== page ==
The Financial Stability Board (FSB) recognised that failure to quantify the financial risks arising from climate change could negatively impact financial stability due to ‘mispricing of assets and misallocation of capital’. Whilst in most G20 countries, companies with public debt or equity are required to disclose material risks, including climate change related ones, there is no standard framework for doing so. Clearly, this means it is difficult to assess the exposure of companies in relative terms and aggregate exposures.
Consequently, the FSB set up the Task Force on Climate-related Financial Disclosures (TCFD) in 2015 to develop a set of recommendations for a standard approach towards making financial disclosures. The task force produced its final report in June 2017 and it is this framework which will form the basis for the disclosure regulation being introduced by G20 countries.
The TCFD looks at:
- Climate related risks: policy, technology, market / reputational / physical risks
- Climate related opportunities: resources efficiency, energy source, products & services, markets and resilience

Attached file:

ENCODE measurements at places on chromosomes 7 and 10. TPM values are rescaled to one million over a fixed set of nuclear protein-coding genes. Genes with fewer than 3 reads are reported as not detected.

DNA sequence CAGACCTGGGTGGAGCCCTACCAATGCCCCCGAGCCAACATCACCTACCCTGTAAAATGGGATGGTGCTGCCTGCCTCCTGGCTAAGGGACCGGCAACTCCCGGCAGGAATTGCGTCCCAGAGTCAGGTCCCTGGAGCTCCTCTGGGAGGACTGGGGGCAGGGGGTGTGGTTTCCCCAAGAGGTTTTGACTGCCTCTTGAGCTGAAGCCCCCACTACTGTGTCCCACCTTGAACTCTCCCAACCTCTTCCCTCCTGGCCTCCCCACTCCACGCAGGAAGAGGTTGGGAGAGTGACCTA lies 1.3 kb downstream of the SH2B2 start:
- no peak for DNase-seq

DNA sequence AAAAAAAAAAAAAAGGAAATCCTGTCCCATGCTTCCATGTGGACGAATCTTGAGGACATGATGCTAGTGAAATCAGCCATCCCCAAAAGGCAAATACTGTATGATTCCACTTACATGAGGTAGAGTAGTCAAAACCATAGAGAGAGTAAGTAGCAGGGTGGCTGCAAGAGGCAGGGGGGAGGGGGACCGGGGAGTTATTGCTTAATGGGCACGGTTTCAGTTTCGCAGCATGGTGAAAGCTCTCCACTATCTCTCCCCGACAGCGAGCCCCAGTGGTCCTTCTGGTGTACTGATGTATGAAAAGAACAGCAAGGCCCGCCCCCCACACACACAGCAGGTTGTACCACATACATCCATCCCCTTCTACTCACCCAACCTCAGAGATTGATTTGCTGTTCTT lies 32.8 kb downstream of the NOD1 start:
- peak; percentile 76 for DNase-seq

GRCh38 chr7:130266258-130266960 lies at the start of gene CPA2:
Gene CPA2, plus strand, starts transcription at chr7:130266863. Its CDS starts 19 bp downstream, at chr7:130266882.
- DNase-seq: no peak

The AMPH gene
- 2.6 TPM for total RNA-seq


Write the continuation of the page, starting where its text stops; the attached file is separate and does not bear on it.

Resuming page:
- Financial impacts: income and balance sheet
The EU gave a high priority to implement the TCFD recommendations and in 2019 provided a useful summary of progress and next steps.
On 10 March 2021 the new EU rules requiring funds to disclose details on how their funds meet ESG-related characteristics and objectives under The Sustainable Finance Disclosure Regulation (SFDR) will come into effect. Here in-scope firms must publish on their website a statement confirming whether they consider “principal adverse impacts on sustainability factors” and their due diligence policies with respect to those impacts, or clear reasons why adverse impacts are not considered
Only recently The Joint Committee of the three European Supervisory Authorities delivered to the European Commission (EC) the Final Report, including the draft RTS, on the content, methodologies and presentation of disclosures under the EU Regulation on SFDR.